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Healthcare quality management: the good, the bad… and what’s next.

by | Dec 5, 2022

Dr. Bala Hota, Tendo SVP and Chief Informatics Officer, is trained as an infectious disease physician. He has also studied epidemiology and holds a Master’s Degree in public health. For the last 20 years, he has worked with advanced technology and data to help create better quality measurements that will ultimately result in improved patient outcomes. The quality systems that are in place in US hospitals today are built off an antiquated model—one that relies on information that is not well-correlated with true quality of care and does not empower patients to understand the best pathways for the right care. Over the coming months, Dr. Hota will be authoring a series of blogs on both the current state and the potential future of quality and value in US healthcare. 

In my last post, Measuring quality in the US healthcare industry, I discussed current hospital rankings systems, what measures are being used, and how hospitals are scored. In this post, I’ll examine what’s working within the current systems, what could be improved, and how we can begin building better quality measures for patients.

What’s working.

When looking at some of the current models to measure healthcare quality, one positive thing to note is that most current approaches do not create a huge administrative burden. Why? By relying on billing and administrative data, measures like the CMS Hospital Star Ratings and the US News and World Report Best Hospitals measures don’t require manual chart reviews and are based on readily available data. And because those approaches are completely data-driven, the results are more objective than subjective. Additionally, the current systems are scalable nationwide, enabling broad-based measurement that can promote comparisons between hospitals. 

The development of these systems was a major innovation in driving conversations about quality at hospitals. In fact, entire departments within hospitals are typically devoted to quality: assessing the current performance of hospital systems, setting goals for quality improvement, tying external measures to internal measures, and developing culture to enhance performance. The saying, “What’s measured must be managed” is highly applicable here. When measurements are in place, targets can actually be set, and processes for improvement can be put into place.

And what’s not working.

There are a number of downsides with the current system of hospital quality measurement.  First, because data for Medicare claims is the most readily available data set that can be used, typically only Medicare patients are being measured in CMS and other quality measures, leaving a large percentage of American healthcare quality performance unaccounted for. In addition, the focus of the entire system is on data, so if the data isn’t perfect, the measurements can’t be, either. Although billing data is a convenient and standardized data source, many aspects of clinical care can be missing in these data. If the goal is to have measures that are useful for patients and meet people where they are in their unique clinical journey, billing data will likely not have the right information to be useful. Multiple studies have shown that consumers find existing approaches—both online ratings and established ranking systems—confusing and do not use quality ratings to select care (1–4).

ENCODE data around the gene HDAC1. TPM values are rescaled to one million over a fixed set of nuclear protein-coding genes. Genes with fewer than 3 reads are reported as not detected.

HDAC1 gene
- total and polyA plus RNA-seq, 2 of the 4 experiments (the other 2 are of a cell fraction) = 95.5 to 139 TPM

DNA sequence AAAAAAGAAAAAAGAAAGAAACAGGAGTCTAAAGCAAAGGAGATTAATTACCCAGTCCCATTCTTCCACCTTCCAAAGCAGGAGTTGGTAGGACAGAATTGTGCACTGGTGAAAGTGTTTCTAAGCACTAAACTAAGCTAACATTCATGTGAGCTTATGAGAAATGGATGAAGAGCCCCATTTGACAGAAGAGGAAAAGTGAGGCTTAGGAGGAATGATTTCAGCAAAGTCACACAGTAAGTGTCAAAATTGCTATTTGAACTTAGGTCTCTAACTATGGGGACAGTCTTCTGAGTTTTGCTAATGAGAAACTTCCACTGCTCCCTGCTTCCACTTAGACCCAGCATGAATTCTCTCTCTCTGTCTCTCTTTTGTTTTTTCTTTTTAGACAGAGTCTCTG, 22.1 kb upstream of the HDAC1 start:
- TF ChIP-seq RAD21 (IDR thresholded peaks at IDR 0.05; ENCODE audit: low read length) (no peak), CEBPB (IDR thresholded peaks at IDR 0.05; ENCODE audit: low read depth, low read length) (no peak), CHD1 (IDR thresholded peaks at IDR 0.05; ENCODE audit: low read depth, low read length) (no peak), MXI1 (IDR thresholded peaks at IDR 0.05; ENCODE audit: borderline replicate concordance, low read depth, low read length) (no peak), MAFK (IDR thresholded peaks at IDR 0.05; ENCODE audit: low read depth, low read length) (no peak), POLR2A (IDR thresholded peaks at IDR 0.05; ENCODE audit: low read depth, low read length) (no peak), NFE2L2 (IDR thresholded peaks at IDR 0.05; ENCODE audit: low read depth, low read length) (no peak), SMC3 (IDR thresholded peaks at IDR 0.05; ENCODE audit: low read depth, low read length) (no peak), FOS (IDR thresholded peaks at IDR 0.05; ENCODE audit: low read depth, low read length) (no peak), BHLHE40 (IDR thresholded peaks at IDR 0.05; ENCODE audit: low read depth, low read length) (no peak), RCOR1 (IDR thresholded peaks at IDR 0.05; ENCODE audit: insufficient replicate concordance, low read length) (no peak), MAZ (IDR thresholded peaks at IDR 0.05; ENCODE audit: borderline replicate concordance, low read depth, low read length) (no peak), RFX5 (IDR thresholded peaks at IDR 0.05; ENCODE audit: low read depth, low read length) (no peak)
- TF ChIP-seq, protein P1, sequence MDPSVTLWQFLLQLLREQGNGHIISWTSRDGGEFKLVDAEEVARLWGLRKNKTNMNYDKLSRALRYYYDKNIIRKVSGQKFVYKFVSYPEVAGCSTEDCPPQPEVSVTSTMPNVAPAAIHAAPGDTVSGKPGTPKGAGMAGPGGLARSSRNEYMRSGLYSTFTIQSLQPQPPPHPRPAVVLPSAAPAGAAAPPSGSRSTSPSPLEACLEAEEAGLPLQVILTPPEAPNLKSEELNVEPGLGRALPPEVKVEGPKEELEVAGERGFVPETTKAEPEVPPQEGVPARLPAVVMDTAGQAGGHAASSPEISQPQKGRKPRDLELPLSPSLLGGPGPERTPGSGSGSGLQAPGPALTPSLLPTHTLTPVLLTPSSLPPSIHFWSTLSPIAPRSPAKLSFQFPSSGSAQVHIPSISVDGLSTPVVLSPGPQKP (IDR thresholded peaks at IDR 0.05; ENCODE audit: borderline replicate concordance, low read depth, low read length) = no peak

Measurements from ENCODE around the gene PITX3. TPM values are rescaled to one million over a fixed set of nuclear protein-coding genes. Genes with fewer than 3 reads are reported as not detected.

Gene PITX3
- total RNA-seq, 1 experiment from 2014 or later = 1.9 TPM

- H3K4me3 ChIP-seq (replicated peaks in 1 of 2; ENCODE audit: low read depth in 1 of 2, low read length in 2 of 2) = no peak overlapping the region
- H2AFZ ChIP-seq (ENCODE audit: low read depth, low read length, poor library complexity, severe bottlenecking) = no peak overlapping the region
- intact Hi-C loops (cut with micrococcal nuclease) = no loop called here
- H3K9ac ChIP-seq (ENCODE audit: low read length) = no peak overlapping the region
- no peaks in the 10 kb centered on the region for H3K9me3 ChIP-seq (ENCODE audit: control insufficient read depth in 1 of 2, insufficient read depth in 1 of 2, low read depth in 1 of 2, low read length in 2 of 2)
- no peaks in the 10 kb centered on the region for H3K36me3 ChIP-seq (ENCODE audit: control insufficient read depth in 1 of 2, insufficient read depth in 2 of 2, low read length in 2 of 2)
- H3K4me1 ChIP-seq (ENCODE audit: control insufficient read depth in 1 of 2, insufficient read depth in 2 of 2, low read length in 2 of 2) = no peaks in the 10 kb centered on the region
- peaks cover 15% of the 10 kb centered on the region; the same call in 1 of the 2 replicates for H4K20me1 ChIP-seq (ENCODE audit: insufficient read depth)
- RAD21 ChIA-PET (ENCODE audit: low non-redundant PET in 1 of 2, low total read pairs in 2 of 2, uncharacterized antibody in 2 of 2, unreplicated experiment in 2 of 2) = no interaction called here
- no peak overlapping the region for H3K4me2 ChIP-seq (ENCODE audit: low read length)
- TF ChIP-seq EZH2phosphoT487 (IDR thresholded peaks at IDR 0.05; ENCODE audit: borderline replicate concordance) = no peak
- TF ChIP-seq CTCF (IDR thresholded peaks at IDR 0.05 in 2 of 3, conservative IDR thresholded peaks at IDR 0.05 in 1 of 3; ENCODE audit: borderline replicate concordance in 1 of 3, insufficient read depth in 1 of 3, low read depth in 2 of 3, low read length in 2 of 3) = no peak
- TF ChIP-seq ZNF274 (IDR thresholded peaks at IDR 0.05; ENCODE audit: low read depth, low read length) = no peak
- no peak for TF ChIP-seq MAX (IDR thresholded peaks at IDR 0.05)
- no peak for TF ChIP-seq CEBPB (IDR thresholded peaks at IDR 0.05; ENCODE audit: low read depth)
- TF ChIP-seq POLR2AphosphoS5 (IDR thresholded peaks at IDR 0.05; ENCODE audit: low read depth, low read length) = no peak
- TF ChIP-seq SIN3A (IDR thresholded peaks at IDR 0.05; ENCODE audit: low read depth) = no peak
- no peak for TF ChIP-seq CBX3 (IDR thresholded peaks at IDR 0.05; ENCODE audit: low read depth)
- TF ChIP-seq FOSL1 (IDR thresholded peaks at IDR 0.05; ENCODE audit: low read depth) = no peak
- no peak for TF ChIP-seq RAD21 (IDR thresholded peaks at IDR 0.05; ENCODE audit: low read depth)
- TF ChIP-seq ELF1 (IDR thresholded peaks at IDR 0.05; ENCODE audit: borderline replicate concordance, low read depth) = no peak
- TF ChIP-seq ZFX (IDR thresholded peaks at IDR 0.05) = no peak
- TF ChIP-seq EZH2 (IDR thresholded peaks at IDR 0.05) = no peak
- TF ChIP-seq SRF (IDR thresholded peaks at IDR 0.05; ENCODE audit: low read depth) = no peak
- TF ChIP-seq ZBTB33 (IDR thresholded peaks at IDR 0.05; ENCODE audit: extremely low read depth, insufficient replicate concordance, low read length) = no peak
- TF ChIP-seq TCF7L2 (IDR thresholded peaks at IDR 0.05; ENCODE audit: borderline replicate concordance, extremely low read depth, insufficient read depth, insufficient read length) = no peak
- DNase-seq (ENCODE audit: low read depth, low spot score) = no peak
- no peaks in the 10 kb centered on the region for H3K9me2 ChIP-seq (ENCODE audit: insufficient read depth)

There are a few reasons that documentation is not a good source of data for quality:

●  A challenging infrastructure.
EMRs are hard to use, and physicians are overworked. That combination often means that providers are documenting patient data late at night, and the documentation might not be as complete as necessary to tell the entire patient story, but is geared toward billing. In many cases, just the basics are recorded, but nuances are left out. Documentation and inbox messages are two primary drivers of provider burnout (5), and physicians spend hours after work just to complete tasks (6).

●  An incomplete picture. The current systems are built on documentation and billing, but those two components don’t necessarily tell the entire patient story. Sometimes the main narrative of the complete patient story is in other parts of the medical record, or not even collected. For example, consider the information being collected by physicians in their clinical notes about their patients but that is being left out of billing codes because it is not billable. Other detailed data that physicians use to diagnose and treat patients—like laboratory tests and medication information—is not used at all.

●  No single standard for how to document. Hospitals and providers all document patient data differently. Because of this variation, hospital rankings may be related more to documentation differences than actual care differences. For example, readmission rate reductions have been found to be more attributable to better severity documentation than actual improvements in rates (7, 8). Anecdotally, we have noted that specialists and surgical specialty documentation may be more focused on acute problems and less likely to include chronic conditions than general medicine physicians, leading to incomplete records. Therefore, the differences in quality measures may be due more to documentation variables than actual quality.